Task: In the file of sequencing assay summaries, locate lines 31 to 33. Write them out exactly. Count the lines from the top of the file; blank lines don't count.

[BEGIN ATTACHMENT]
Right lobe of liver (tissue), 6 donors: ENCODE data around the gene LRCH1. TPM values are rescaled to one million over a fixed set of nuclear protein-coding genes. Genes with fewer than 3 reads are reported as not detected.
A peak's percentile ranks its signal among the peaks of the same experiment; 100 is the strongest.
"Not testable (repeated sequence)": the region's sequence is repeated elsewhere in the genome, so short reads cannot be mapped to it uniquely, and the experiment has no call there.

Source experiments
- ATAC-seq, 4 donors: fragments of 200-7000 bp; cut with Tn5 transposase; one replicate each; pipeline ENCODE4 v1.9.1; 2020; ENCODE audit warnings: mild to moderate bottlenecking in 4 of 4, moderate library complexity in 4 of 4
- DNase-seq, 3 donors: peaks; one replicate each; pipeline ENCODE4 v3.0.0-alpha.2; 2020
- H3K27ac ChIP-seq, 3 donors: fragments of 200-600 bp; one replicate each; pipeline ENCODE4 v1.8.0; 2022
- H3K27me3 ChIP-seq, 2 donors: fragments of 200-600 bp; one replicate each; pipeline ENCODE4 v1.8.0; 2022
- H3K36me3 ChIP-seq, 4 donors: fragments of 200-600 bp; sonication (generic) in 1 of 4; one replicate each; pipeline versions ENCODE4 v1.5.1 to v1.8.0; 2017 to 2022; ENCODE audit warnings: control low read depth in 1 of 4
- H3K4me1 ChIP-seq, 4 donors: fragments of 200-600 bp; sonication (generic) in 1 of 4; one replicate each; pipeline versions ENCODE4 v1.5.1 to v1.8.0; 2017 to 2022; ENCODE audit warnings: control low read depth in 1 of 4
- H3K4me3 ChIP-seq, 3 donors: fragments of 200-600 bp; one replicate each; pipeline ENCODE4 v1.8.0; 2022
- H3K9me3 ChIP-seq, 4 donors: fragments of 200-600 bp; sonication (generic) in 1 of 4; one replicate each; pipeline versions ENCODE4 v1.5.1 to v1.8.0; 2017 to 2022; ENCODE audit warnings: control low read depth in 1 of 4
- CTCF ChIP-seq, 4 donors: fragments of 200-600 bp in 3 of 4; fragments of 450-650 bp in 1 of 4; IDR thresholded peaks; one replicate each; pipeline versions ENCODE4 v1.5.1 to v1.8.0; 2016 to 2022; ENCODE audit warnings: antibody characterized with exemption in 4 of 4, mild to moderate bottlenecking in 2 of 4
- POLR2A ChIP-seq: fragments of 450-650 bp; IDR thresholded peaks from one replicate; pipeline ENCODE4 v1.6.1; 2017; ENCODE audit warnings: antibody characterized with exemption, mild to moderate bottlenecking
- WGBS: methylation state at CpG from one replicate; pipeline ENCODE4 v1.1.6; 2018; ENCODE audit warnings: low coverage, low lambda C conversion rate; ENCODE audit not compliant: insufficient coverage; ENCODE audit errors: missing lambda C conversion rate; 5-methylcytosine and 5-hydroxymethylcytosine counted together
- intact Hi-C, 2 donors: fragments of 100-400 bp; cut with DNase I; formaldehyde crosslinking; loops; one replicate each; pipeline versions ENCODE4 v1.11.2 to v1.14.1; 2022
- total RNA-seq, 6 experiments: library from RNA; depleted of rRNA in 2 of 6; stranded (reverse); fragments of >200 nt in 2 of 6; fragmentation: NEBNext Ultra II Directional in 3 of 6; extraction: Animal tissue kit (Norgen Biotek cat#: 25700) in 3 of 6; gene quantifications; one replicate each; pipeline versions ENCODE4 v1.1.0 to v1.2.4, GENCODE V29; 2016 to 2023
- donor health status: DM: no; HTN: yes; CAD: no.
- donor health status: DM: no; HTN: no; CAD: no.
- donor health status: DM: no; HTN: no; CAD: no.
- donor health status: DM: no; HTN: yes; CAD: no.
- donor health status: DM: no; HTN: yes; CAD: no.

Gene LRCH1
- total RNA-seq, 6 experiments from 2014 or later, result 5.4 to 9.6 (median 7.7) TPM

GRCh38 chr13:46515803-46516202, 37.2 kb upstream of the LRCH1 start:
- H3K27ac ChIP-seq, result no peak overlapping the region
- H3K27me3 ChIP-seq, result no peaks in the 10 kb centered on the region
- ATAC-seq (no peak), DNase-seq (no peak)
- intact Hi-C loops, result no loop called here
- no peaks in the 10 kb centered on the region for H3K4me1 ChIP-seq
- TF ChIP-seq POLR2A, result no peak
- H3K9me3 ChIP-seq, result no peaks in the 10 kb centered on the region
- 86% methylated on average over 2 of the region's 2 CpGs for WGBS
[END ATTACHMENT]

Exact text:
- TF ChIP-seq POLR2A, result no peak
- H3K9me3 ChIP-seq, result no peaks in the 10 kb centered on the region
- 86% methylated on average over 2 of the region's 2 CpGs for WGBS